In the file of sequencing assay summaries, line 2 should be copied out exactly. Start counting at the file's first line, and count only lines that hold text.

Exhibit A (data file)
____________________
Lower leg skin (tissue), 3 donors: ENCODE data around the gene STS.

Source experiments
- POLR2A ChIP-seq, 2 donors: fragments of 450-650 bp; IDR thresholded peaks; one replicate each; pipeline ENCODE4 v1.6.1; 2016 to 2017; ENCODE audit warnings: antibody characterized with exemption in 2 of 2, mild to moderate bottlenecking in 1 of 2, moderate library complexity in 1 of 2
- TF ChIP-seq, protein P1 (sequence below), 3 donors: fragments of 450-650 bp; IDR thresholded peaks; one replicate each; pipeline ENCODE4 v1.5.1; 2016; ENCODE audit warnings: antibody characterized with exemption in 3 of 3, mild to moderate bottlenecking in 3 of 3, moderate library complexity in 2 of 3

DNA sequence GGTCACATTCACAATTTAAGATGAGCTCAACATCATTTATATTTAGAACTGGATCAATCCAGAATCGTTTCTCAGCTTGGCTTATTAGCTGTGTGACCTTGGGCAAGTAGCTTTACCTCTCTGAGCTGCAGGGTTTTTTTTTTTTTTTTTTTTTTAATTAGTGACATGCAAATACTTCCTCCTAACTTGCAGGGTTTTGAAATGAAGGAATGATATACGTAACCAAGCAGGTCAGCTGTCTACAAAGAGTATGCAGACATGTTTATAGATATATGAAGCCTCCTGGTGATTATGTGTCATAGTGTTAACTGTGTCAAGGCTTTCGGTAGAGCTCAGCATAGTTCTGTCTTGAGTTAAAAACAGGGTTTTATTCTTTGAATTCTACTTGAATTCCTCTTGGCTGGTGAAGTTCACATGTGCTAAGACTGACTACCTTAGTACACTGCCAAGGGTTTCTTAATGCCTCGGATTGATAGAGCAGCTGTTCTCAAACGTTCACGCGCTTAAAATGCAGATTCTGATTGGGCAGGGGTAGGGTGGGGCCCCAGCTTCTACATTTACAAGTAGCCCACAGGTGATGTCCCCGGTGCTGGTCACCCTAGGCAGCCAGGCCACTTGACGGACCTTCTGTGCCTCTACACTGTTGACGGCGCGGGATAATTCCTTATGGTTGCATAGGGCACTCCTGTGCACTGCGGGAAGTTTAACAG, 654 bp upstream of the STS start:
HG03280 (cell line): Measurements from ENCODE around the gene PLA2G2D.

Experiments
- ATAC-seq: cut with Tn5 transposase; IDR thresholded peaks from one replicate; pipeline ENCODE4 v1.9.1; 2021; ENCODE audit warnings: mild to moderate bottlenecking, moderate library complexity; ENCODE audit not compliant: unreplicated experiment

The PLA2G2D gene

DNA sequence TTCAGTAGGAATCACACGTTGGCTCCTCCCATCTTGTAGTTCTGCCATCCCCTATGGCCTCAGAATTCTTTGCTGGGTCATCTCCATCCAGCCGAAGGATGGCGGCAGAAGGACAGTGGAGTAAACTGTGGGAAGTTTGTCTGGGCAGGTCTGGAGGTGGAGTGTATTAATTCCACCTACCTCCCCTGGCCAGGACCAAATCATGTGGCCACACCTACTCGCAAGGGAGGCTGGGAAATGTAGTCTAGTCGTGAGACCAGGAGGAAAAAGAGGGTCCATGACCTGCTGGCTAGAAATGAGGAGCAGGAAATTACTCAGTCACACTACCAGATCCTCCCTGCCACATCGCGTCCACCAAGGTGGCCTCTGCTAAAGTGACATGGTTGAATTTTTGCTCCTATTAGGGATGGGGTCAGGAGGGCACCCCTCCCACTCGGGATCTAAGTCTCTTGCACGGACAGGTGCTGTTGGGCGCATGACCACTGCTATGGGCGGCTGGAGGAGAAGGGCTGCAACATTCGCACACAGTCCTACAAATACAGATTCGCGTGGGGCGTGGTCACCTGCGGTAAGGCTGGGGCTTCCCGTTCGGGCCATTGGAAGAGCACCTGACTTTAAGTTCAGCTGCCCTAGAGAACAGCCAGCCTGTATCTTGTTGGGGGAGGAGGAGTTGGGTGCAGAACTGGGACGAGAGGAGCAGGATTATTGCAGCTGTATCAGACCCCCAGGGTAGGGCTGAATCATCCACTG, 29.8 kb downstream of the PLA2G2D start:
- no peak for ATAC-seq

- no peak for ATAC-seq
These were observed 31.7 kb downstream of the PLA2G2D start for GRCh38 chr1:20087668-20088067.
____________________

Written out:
Source experiments